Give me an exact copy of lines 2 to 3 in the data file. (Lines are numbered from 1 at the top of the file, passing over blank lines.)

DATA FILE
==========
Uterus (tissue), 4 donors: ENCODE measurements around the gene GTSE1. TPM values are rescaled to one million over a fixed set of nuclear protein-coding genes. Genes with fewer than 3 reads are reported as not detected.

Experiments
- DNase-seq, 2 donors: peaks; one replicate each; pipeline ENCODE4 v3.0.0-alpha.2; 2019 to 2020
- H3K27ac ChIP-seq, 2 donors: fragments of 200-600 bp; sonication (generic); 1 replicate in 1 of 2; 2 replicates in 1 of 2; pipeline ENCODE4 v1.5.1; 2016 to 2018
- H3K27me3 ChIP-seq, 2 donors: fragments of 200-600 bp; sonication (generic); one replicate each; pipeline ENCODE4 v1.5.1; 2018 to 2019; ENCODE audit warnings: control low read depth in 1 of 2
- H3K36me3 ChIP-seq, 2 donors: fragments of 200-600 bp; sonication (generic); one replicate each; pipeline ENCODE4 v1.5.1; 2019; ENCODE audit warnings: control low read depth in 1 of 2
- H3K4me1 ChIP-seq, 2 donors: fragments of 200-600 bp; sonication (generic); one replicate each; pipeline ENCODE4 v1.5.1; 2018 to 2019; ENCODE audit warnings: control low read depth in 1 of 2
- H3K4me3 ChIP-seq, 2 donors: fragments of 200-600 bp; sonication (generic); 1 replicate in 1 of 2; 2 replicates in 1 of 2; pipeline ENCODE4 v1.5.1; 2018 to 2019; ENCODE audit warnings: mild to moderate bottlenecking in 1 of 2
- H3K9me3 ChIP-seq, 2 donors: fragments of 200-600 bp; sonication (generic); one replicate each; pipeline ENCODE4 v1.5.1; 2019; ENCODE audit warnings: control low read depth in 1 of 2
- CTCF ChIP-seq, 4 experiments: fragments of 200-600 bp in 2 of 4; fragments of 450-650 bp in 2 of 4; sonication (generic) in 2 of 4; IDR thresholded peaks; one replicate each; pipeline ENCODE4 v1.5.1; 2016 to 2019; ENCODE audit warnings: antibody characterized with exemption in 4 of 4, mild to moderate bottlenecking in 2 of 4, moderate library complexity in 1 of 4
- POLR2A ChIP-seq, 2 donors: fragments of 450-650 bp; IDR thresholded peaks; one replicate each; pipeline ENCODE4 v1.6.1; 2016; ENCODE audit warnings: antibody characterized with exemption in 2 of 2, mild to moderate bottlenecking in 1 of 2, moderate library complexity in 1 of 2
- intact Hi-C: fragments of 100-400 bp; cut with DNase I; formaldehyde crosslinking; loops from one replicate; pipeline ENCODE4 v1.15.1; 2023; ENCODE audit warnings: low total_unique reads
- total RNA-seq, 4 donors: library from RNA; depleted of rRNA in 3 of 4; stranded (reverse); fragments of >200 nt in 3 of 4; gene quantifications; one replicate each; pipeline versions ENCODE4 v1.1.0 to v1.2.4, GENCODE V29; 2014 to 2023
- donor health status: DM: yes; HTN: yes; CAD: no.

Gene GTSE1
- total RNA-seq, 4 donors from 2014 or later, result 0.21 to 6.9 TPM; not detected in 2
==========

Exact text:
Experiments
- DNase-seq, 2 donors: peaks; one replicate each; pipeline ENCODE4 v3.0.0-alpha.2; 2019 to 2020